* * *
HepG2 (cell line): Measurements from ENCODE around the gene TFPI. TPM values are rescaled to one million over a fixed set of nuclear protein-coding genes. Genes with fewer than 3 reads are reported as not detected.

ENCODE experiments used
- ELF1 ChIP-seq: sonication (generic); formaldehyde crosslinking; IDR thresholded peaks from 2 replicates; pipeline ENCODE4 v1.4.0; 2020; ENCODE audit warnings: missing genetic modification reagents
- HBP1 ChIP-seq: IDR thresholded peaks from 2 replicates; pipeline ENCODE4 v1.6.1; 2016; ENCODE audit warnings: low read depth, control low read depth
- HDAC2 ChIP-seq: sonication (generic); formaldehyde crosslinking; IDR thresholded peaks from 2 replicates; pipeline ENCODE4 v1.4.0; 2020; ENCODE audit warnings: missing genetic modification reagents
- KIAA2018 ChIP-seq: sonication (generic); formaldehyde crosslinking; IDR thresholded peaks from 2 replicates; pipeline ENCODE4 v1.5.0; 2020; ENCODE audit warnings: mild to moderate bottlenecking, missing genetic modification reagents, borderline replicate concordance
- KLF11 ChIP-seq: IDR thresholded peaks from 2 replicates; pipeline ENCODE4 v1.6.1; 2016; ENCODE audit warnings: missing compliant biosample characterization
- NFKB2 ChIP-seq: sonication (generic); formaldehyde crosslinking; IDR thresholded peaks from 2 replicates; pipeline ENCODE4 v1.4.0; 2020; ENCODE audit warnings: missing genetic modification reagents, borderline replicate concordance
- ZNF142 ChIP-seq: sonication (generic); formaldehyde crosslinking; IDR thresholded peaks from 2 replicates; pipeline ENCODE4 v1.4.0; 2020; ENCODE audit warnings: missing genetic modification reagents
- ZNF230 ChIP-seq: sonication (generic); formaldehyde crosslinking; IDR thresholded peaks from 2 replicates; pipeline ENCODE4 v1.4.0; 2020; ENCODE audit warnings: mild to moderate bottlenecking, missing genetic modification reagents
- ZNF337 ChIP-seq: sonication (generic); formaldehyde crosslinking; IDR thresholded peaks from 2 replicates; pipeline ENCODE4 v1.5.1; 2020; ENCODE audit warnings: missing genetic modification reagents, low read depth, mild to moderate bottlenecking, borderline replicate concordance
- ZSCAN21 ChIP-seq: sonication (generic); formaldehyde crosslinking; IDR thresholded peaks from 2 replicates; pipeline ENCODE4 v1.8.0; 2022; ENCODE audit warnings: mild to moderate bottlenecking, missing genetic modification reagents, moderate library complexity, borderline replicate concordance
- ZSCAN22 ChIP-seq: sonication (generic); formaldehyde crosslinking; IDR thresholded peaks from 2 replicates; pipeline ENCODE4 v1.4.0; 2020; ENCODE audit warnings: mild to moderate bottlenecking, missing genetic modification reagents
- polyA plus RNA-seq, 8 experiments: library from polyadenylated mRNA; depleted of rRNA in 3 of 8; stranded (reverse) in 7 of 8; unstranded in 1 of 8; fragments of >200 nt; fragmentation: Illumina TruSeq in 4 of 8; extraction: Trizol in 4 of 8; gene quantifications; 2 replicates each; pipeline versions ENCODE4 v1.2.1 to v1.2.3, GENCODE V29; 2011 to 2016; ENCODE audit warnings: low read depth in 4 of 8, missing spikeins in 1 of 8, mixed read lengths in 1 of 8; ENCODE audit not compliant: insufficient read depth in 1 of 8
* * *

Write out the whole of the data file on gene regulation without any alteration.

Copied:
HepG2 (cell line): Measurements from ENCODE around the gene TFPI. TPM values are rescaled to one million over a fixed set of nuclear protein-coding genes. Genes with fewer than 3 reads are reported as not detected.

ENCODE experiments used
- ELF1 ChIP-seq: sonication (generic); formaldehyde crosslinking; IDR thresholded peaks from 2 replicates; pipeline ENCODE4 v1.4.0; 2020; ENCODE audit warnings: missing genetic modification reagents
- HBP1 ChIP-seq: IDR thresholded peaks from 2 replicates; pipeline ENCODE4 v1.6.1; 2016; ENCODE audit warnings: low read depth, control low read depth
- HDAC2 ChIP-seq: sonication (generic); formaldehyde crosslinking; IDR thresholded peaks from 2 replicates; pipeline ENCODE4 v1.4.0; 2020; ENCODE audit warnings: missing genetic modification reagents
- KIAA2018 ChIP-seq: sonication (generic); formaldehyde crosslinking; IDR thresholded peaks from 2 replicates; pipeline ENCODE4 v1.5.0; 2020; ENCODE audit warnings: mild to moderate bottlenecking, missing genetic modification reagents, borderline replicate concordance
- KLF11 ChIP-seq: IDR thresholded peaks from 2 replicates; pipeline ENCODE4 v1.6.1; 2016; ENCODE audit warnings: missing compliant biosample characterization
- NFKB2 ChIP-seq: sonication (generic); formaldehyde crosslinking; IDR thresholded peaks from 2 replicates; pipeline ENCODE4 v1.4.0; 2020; ENCODE audit warnings: missing genetic modification reagents, borderline replicate concordance
- ZNF142 ChIP-seq: sonication (generic); formaldehyde crosslinking; IDR thresholded peaks from 2 replicates; pipeline ENCODE4 v1.4.0; 2020; ENCODE audit warnings: missing genetic modification reagents
- ZNF230 ChIP-seq: sonication (generic); formaldehyde crosslinking; IDR thresholded peaks from 2 replicates; pipeline ENCODE4 v1.4.0; 2020; ENCODE audit warnings: mild to moderate bottlenecking, missing genetic modification reagents
- ZNF337 ChIP-seq: sonication (generic); formaldehyde crosslinking; IDR thresholded peaks from 2 replicates; pipeline ENCODE4 v1.5.1; 2020; ENCODE audit warnings: missing genetic modification reagents, low read depth, mild to moderate bottlenecking, borderline replicate concordance
- ZSCAN21 ChIP-seq: sonication (generic); formaldehyde crosslinking; IDR thresholded peaks from 2 replicates; pipeline ENCODE4 v1.8.0; 2022; ENCODE audit warnings: mild to moderate bottlenecking, missing genetic modification reagents, moderate library complexity, borderline replicate concordance
- ZSCAN22 ChIP-seq: sonication (generic); formaldehyde crosslinking; IDR thresholded peaks from 2 replicates; pipeline ENCODE4 v1.4.0; 2020; ENCODE audit warnings: mild to moderate bottlenecking, missing genetic modification reagents
- polyA plus RNA-seq, 8 experiments: library from polyadenylated mRNA; depleted of rRNA in 3 of 8; stranded (reverse) in 7 of 8; unstranded in 1 of 8; fragments of >200 nt; fragmentation: Illumina TruSeq in 4 of 8; extraction: Trizol in 4 of 8; gene quantifications; 2 replicates each; pipeline versions ENCODE4 v1.2.1 to v1.2.3, GENCODE V29; 2011 to 2016; ENCODE audit warnings: low read depth in 4 of 8, missing spikeins in 1 of 8, mixed read lengths in 1 of 8; ENCODE audit not compliant: insufficient read depth in 1 of 8